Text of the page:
Fear is natural. It’s a basic biological response essential to our self-preservation. At least that’s what I keep telling myself as I climb the 400 steep, narrow steps of Moro Rock, a granite dome in Sequoia National Park whose summit reaches 6,725 feet elevation.
Right now, the only thing preventing a full-blown panic attack is the fact that two of my friends are with me.
With shaking hands, I hold tight to the cold, metal railing to steady myself. Each step reminds me of the recurring nightmares I have about falling. Sometimes I’m in a car, wobbling to and fro on a bridge that’s too narrow for the entire width of the car to fit on. Other times I’m clinging to a rooftop of a building in a big city. Every time, what lingers long after I wake from the dream is the sensation in my stomach, the feeling of falling as I teetered at the edge of the abyss.
Basically, this climb is the materialization of my worst nightmares.
Now there are all sorts of people climbing these stairs with me: elderly couples and families with small children, but as far as I can tell, no one is nearly as afraid as I am. I stare at them in wonder; it’s as though their reality is different from mine. Are we not on the same narrow staircase hundreds of feet in the air?
As I get higher, I try to ignore the tingling in my hands, the tightness in my throat, the pounding in my chest, the spots in my vision. I don’t want to chicken out in front of everyone, so I continue onward and upward, every so often stealing a glance to my left at all that space between me and the valley below.
When I’m about one-third of the way up, one friend is so far ahead I can no longer see him, and then my other friend bows out. She heads back down the steps, but I continue, driven by curiosity and pride.
At one point, the wall of rock to my right presses in closer and slants above me, narrowing the path and forcing me to duck beneath it and move closer to my left where the cliff is. At another section, there’s no metal railing at all–just large rocks stacked to form a pathetic, low wall.
Then I reach a puzzling part of the climb: It looks like the staircase just ends. But I know there were people ahead of me. Where did they go? Panic sets in.
Then I realize it’s just a sharp bend to the right, so it looks as though the path ends, but it doesn’t. Before continuing, I look around. I can’t see anyone. I am alone.
I call out to my friend. No answer. I start breathing faster, but I feel like I can’t breathe fast enough. My head is spinning. I cannot get over the fear that all it would take is a push, a nudge even, and I would plummet hundreds of feet to my death.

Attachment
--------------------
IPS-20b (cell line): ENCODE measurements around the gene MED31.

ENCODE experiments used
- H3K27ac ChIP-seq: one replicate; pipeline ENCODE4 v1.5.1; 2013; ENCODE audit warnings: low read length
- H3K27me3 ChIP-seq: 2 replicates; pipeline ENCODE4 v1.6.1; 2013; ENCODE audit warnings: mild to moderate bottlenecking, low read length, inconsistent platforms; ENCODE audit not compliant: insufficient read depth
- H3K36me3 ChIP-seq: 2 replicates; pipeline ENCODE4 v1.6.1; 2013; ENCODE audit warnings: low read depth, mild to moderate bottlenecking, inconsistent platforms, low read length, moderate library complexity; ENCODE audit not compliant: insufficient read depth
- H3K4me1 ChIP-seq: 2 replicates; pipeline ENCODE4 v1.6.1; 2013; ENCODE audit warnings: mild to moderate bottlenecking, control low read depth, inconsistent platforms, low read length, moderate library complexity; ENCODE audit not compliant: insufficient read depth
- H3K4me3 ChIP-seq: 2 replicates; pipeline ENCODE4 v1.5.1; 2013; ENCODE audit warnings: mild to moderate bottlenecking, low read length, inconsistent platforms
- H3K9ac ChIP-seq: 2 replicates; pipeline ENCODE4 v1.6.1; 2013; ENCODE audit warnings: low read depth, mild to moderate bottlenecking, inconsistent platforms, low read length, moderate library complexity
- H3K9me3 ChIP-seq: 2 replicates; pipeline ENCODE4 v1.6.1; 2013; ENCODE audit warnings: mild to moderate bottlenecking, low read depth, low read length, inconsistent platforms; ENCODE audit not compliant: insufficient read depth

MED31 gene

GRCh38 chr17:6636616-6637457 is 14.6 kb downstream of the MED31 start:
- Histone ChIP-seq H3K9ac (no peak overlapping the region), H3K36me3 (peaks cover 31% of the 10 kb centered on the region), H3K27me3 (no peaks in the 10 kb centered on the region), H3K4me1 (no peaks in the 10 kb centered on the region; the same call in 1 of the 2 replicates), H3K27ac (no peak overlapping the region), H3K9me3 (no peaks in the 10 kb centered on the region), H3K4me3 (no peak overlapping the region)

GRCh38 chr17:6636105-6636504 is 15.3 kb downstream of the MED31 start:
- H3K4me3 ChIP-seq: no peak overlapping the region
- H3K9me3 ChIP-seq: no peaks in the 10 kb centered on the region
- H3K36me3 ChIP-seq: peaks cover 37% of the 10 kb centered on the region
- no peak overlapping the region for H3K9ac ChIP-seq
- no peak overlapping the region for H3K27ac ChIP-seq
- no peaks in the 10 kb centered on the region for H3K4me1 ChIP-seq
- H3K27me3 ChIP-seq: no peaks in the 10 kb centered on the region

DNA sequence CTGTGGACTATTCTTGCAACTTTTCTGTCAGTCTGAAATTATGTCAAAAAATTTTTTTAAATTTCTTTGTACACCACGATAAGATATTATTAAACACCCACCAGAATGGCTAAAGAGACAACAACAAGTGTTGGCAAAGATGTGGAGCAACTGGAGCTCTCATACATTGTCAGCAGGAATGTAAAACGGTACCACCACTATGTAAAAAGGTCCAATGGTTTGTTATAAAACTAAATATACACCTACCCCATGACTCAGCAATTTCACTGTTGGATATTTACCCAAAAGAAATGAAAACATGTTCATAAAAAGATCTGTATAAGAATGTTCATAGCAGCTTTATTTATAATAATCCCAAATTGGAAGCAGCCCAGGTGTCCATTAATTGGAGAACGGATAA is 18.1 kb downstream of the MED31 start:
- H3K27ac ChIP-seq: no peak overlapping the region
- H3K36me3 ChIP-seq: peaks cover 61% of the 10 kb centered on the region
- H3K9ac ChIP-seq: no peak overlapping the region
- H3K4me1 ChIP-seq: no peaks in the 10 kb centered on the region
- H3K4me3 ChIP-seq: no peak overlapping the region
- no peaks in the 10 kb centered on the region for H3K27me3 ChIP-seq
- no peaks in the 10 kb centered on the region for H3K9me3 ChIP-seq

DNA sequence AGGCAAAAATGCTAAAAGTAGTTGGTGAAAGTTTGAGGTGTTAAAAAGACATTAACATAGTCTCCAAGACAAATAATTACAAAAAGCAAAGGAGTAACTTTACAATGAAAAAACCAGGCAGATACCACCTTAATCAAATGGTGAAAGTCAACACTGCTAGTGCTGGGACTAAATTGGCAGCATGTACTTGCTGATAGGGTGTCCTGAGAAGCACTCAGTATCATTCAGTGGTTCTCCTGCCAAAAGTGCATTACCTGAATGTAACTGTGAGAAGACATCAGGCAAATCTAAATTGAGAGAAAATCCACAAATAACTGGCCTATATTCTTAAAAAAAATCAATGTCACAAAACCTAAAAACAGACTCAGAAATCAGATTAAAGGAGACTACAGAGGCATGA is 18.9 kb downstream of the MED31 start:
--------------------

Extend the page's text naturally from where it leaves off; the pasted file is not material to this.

It is that fear that forces me to turn around.
I find my friend near the bottom of the stairs and tell her how disappointed I am.
“I’ll never come back here,” I explain. “I want to be able to say I made it to the top.”
“Why do you need to get to the top?” she asks. She gestures to the view behind us. “It’s already gorgeous right here. How much better can it be at the top?”
But it’s not so much that I want to see the view from the summit–it’s that I don’t want my fear to win.
So I try again, this time leaving my camera with my friend. I feel so unsteady climbing the steps, that even having my DSLR hanging at my side makes me feel like I’m going to fall over.
About three-quarters of the way up, I run into my friend, who’s on his way down from the summit.
“I…can’t…do this,” I squeeze out between gasps for air.
“You’re almost there,” he assures me. “I’ll go with you.”
When we finally step out at the top of Moro Rock, there is cliff on both sides of us. I freeze in place.
“Relax,” he says. “Isn’t it beautiful?”
“Yeah,” I choke out, too stiff to take another step forward.
I watch people walk all the way to the edge of the rock, where there is cliff to your left and right and in front of you.
“I have to walk all the way to the edge,” I tell him. I have to do it simply because I am so afraid to.
When I get there, I allow myself to relax for a few seconds and take it all in.
From the top of Moro Rock, you get a 360-degree view of the lush trees of the Giant Forest blanketing the valley below and the mountains of the Great Western Divide in the distance. At this time, the sun is setting. Sandwiched between the tops of the mountains and the layer of dark gray clouds above them is a colorful section of sky that fades from pink, to orange, and then to light blue, like a rainbow that stretches in a straight line across the horizon.
Once I snap out of my reverie, I hurry back down the steps, not at all in a graceful way. I crouch down behind him, pushing my body as closely as possible to the side opposite the cliff, hands sprawled out on the granite rock, clinging for dear life.
Halfway down, we pass a family heading up the rock. Their 6-year-old daughter is playfully skipping up the stairs, not even bothering to hold on to the rails.
“Aw, look at this little girl,” he says to me. “She’s so brave.”
I glare at him because I’m so embarrassed. I want to say something searing and witty, but I am too scared out of my freaking mind to think.
When we get to the bottom of the stairs, I resist the urge to kiss the ground.
I made it. Even though I scratched, clawed, squealed, and hyperventilated, I did it. And it was one heck of a view.
Yes, fear is natural, but imagine all the beauty we’d miss out on if we let fear dictate our actions.
Tips for Visiting Moro Rock
Location: Sequoia National Park, California
Helpful website: http://www.hikespeak.com/trails/moro-rock-sequoia/
When to go: It’s open year-round, but in the winter the steps can be covered in snow. You should definitely, definitely go at sunset! The lighting is incredible then. Also, if there’s ever a meteor shower, the top of Moro Rock is probably one of the most spectacular places to watch it–if you’re not too afraid to climb the 400 steps at night.